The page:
The Big Day In

Brilliant sunshine at the start of the day but by the time I surfaced enough to notice newcomers appeared to be wearing raincoats and carrying umbrellas it was indeed raining. It didn’t really matter because the Embassy Theatre has everything a festival-goer might need – coffee at the start of the day, wine at the end, a nice line in sandwiches and very lovely toilets.

The day began at 9.30 with a typical arts festival audience, the sort of people who come with the crossword neatly excised from the paper so they can diligently apply themselves during lulls in proceedings and who chatter in the queue about how much time being a friend of the opera takes (not too much apparently).

Geoff Dyer began the day in conversation with Emily Perkins and set a high standard of urbanity and wit. Do these guys learn it at University along with their accents?   If Dyer were a website Perkins thought his tags would be travel, sex and ruins but that it was too early for the last two so they concentrated on travel. Coming from a family who preferred staying home and concreting the driveway to holidays Dyer travels but takes his habits with him wherever he is – around India with a kettle.

Glyn Maxwell was up next, a poet who has challenged the genre definitions by working as a novelist and playwright because if he only wrote poetry he would deal with it as many other have, “with a mixture of terror and booze.”

Then Geoff Dyer was back, joined by Philip Hoare to discuss the slippery question of creative non-fiction. As a young man in 1980s London, Hoare was obsessed with the equally decadent 1920s, and with Stephen Tennant, who straddled the two eras. He began with a biography of Tennant but when his birth to death biography of Noel Coward exhumed long-buried feuds to be worked out through him he became exhausted. It seemed objectivity was impossible and that it was more emotionally honest to put himself in the picture. Leviathan,or The Whale, Hoare’s latest book, combines personal memoir, a cause, research and literature and he admitted that this subject cannot leave him;  he was in Kaikoura yesterday and was disarmingly enthusiastic about the experience.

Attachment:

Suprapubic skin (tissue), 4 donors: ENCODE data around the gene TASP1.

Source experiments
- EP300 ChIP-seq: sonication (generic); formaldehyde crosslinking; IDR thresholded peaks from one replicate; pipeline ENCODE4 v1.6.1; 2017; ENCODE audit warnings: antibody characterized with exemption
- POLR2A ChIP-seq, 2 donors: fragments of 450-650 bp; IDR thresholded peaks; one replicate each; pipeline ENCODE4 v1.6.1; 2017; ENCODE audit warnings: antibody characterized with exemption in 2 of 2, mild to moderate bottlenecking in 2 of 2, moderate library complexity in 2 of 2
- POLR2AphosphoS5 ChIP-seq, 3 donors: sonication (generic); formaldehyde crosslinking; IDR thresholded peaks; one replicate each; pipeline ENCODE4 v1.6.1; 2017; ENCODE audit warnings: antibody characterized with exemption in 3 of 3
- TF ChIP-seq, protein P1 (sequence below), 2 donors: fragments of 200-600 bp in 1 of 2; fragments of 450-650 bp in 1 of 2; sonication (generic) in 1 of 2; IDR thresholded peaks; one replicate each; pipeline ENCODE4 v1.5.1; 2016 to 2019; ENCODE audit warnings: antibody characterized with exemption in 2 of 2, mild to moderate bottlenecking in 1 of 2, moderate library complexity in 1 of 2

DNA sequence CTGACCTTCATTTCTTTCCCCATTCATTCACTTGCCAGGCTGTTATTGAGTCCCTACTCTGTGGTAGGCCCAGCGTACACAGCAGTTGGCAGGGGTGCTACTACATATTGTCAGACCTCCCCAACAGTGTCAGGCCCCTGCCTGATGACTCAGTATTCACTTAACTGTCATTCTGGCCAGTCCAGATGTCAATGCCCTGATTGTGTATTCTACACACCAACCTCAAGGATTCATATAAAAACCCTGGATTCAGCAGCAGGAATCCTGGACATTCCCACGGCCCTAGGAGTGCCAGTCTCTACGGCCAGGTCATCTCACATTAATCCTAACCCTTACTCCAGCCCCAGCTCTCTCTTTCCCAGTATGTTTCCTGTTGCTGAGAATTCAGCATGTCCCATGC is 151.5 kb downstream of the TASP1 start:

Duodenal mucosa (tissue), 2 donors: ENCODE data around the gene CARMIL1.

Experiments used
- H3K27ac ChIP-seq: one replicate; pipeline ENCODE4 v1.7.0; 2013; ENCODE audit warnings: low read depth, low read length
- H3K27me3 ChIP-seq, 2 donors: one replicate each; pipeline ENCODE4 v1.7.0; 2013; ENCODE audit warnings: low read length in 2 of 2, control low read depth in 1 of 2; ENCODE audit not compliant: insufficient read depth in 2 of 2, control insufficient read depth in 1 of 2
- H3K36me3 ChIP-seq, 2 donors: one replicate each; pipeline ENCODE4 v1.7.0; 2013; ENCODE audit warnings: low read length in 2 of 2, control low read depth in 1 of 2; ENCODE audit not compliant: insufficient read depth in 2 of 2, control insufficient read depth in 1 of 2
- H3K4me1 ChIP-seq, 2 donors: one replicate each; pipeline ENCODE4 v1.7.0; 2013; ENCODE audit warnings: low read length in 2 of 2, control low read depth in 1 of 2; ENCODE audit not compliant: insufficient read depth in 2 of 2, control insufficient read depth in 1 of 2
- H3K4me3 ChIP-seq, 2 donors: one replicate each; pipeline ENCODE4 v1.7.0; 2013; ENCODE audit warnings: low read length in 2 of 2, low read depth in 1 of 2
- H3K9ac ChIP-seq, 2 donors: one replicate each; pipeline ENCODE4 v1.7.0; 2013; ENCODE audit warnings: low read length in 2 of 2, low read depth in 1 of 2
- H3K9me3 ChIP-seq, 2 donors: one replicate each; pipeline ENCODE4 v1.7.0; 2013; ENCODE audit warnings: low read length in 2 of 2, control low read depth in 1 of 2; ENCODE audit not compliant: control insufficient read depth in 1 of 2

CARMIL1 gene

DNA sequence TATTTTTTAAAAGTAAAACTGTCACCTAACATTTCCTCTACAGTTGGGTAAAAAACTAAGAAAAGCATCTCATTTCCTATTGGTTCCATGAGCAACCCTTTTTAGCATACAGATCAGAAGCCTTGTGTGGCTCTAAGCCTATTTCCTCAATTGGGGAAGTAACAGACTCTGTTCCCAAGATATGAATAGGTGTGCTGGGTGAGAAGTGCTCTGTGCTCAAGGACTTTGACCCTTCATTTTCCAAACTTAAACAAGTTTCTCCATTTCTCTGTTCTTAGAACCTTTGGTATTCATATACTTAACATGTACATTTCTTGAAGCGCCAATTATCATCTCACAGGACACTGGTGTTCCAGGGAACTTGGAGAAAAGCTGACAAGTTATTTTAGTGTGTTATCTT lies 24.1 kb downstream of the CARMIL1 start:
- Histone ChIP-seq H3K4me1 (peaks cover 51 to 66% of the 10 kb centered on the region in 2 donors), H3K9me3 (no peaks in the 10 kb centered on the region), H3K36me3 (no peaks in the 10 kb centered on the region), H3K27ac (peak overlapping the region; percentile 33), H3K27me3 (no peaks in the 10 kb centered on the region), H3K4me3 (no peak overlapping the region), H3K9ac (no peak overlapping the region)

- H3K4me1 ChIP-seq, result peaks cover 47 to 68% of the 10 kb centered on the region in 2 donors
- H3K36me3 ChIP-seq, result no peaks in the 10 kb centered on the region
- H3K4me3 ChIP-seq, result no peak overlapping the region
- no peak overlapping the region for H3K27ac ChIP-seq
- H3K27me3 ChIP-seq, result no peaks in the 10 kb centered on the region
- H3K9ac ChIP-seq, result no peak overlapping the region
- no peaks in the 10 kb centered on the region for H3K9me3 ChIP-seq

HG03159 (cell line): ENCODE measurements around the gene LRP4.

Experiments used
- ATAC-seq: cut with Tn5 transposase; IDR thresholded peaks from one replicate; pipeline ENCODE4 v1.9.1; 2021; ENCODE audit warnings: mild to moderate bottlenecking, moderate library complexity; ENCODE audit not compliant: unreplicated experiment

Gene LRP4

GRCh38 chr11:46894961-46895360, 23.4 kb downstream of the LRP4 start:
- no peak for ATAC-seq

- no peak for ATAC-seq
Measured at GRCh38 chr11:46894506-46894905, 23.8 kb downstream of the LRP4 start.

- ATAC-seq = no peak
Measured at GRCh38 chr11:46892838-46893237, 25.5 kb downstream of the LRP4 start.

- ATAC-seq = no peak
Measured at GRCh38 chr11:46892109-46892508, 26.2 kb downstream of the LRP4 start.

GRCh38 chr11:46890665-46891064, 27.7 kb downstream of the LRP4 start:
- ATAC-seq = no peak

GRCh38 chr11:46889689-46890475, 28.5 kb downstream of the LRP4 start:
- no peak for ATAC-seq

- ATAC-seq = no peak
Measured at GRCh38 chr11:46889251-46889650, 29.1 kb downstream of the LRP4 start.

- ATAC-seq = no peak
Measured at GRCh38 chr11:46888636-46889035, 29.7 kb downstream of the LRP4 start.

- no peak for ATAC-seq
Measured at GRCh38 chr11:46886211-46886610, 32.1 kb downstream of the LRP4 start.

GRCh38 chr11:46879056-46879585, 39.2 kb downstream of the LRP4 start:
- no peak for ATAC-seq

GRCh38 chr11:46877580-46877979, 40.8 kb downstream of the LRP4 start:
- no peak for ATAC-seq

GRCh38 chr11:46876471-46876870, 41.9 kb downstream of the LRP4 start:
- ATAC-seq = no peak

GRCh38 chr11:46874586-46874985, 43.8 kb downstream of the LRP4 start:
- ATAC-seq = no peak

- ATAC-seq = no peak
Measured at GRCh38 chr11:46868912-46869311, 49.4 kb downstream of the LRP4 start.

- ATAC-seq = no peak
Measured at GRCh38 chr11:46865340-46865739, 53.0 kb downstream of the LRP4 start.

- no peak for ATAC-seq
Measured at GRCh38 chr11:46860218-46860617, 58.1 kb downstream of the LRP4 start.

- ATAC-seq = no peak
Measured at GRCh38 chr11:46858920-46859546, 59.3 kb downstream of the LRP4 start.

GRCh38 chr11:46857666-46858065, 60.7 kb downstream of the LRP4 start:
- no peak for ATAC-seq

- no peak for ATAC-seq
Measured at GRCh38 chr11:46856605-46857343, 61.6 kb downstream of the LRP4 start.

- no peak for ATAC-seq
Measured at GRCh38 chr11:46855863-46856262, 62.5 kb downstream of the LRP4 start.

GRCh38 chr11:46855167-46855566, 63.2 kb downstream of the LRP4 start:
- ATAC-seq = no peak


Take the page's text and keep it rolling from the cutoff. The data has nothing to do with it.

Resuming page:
And that was just the morning’s authors.

Some themes of the (half) day-

  • Genre busting, defying, and challenging – Geoff Dyer, Phillip Hoare and Glyn Maxwell aren’t sticking to biography, or fiction, or non-fiction, or poetry or anything other than what the subject demands.
  • World War One – Dyer, Hoare and Maxwell all had grandfathers who fought in the war and all talked about how the eclectic re-invention of history can tell us more than mere chronology.
  • Tone, structure and form are still important. For Dyer and Hoare, practitioners of the elusive genre known as creative non-fiction, it’s more difficult to structure without chronological scaffolding, things have to be arranged, distilled and edited until they become clear. For Maxwell the free verse poets like Plath and Hughes could only break free of pentameter and form because they knew a lot about formal verse.
  • Key word – eclectic

Endless possibilities in creative non-fiction